I cannot tell you how weird all this was. I mean, I never, ever get recognized, but here I was such a celebrity I should have adopted a chimpanzee named Bubbles and slept in a hyperbaric chamber. It was all rather uncomfortable.
I have newfound sympathy for Eustachy.
Liz watched people swarm around us and offer us free drinks at a bar called Station and astutely observed, "This is what it must be like for the basketball players."
Exactly. If this is the attention someone gets just for writing about the school for ESPN, I can't imagine what it's like for the guys whom we write about. It's a wonder they all don't wind up in rehab.
We went over to a party to watch Illinois play Fairleigh Dickinson in its first-round game and everyone there got pretty nervous when the Illini led by only a point at halftime. Illinois pulled away in the end, but not quickly or substantially enough to completely satisfy the fans. They all still loyally stand by their team to win the whole thing but a healthier margin of victory would have made them feel a little better. People kept asking what I thought of Illinois' performance, but what do I know? No. 1 seeds often look a little shaky in the opening round and then gain their form in the ensuing games. Illinois will be just fine.
(At least, it will be until it loses to Washington in the Final Four.)
By the time the bars closed, I was thoroughly exhausted, both from the day and from a week experiencing as much college life as possible without being placed on double-secret probation. I lived in a fraternity. I sat in on classes. I ate dorm food. I took a midterm (and I think I also passed). I wrote a column for the school paper. I debated politics and religion. I explored the musty stacks of one of the largest libraries in the world. I learned how to tap dance the time-step (well, sort of). I drank enough to pickle a rock band and all their groupies. I battled medieval re-enactors wielding Styrofoam swords on the south campus lawn (it's a long story). I stood in the Pentagon of Shame (it's a longer story). I sat up discussing school, careers and life until the sun rose (note to everyone: there's no need to rush you've got plenty of life to live).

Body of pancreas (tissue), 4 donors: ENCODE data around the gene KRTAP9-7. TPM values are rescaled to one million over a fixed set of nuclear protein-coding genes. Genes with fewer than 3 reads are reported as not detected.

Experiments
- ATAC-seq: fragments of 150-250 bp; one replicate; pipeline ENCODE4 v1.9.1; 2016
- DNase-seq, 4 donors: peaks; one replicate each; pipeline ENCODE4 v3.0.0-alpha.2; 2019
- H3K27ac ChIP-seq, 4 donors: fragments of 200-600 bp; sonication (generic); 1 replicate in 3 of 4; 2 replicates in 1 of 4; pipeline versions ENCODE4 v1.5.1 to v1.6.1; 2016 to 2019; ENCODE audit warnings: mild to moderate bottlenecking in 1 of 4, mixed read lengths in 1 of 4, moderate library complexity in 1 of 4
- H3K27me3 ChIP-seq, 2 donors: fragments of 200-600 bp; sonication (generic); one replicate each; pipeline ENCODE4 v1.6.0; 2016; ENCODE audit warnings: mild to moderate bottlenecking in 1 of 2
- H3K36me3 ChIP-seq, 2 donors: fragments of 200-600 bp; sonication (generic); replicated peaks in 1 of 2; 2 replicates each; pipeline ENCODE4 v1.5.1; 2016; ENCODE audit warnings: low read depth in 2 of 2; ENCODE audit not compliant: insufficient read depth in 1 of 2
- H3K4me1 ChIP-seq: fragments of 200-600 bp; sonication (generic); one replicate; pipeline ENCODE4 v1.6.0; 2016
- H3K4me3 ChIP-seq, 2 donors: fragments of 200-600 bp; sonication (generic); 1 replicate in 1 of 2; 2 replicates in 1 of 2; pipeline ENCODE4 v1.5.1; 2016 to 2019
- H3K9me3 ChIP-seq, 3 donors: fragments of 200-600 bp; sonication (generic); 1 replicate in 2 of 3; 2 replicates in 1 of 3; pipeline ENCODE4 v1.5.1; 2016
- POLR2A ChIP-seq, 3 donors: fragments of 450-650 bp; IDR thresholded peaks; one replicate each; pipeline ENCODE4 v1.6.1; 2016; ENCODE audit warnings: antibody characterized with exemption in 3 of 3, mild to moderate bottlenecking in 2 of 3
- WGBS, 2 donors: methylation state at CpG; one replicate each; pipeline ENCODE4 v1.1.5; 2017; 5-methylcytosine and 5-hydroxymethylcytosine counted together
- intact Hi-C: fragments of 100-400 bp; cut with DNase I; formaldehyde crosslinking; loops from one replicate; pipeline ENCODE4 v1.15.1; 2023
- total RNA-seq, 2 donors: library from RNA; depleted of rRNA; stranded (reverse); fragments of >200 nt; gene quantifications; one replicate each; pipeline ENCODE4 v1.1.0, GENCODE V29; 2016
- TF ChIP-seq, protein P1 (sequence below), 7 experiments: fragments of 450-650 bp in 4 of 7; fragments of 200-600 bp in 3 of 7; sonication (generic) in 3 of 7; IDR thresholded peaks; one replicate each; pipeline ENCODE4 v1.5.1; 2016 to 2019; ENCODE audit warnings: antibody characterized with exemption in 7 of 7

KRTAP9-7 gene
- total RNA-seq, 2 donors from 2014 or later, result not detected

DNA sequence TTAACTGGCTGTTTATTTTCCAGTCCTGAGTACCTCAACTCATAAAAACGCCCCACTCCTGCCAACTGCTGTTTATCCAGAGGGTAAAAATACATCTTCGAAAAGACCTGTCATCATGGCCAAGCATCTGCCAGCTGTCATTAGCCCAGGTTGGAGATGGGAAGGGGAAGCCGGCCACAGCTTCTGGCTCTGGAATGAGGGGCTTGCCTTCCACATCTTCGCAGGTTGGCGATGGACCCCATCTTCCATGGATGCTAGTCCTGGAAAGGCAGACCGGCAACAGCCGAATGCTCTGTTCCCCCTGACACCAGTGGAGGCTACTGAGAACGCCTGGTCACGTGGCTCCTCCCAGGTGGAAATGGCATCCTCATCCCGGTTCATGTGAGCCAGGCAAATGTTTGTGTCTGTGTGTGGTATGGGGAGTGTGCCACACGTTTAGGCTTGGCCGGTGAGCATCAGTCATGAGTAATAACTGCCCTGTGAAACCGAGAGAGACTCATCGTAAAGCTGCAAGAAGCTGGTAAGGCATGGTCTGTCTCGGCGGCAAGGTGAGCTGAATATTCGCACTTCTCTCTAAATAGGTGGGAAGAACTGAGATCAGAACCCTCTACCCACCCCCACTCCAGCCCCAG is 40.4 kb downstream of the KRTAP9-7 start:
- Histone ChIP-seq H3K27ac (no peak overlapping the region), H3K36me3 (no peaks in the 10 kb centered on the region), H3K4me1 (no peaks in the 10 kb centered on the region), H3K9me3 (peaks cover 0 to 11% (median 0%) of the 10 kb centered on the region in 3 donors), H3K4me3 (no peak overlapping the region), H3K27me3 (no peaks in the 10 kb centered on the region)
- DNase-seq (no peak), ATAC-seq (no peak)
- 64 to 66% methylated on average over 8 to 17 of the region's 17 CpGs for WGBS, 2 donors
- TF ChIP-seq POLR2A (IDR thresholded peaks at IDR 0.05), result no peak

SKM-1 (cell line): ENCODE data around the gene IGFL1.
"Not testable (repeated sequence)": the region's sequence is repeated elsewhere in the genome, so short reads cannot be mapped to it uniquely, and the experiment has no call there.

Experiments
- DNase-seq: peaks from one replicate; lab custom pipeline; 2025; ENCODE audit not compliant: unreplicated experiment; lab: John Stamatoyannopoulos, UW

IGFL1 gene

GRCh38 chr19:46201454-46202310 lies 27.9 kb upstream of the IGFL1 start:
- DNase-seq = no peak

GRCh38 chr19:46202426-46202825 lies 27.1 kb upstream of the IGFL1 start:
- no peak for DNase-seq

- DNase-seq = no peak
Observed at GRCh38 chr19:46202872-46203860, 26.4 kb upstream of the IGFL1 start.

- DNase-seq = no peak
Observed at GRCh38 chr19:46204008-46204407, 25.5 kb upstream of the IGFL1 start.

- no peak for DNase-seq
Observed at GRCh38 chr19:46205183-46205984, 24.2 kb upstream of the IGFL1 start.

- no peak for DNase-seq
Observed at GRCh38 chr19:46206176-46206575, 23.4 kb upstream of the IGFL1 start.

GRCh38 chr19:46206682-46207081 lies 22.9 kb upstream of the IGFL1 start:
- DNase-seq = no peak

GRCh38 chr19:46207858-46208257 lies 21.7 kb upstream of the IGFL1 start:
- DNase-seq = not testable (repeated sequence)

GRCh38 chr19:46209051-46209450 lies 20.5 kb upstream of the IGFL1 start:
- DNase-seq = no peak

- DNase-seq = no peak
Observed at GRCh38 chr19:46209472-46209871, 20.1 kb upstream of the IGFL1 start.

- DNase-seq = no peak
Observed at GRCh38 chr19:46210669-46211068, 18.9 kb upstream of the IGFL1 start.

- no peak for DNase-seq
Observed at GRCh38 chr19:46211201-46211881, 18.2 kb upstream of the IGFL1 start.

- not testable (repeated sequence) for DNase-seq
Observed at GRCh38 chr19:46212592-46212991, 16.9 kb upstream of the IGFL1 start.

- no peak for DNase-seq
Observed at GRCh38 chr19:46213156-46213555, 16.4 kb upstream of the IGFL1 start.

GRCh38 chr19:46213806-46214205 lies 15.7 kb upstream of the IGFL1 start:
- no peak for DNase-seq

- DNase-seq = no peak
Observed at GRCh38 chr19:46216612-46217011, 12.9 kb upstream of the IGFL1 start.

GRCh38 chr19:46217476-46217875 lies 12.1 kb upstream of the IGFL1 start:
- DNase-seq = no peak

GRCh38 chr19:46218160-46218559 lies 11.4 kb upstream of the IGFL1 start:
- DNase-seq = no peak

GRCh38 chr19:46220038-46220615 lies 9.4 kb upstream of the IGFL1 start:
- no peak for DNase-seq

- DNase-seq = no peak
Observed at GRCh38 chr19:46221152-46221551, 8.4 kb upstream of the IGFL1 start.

But most importantly, I made some new friends.
Liz, Danielle, Jen, Ashley and Lyndsay; Phil, John, Randy and all the members of the Sigma Phi Epsilon house; John, Julian and the guys on Blaisdell 2 I'm not gonna lie to you. You provided the perfect Wayback Machine to let a 43-year-old man feel like a college student again.
Just do me one favor. Next time, could we mix in a couple more hours of sleep and a few less shots of tequila?
I fly home from Illinois this afternoon for a needed weekend of rest before heading back on the road to North Carolina for week two of my personal March Madness. After this week, the schools along Tobacco Road have clown-size shoes to fill. In fact, if they can match the hospitality shown by Illinois, I'm in serious trouble.
Jim Caple is a senior writer at ESPN.com. His first book, "The Devil Wears Pinstripes," is being published by Plume. It can be ordered through his Web site, Jimcaple.com.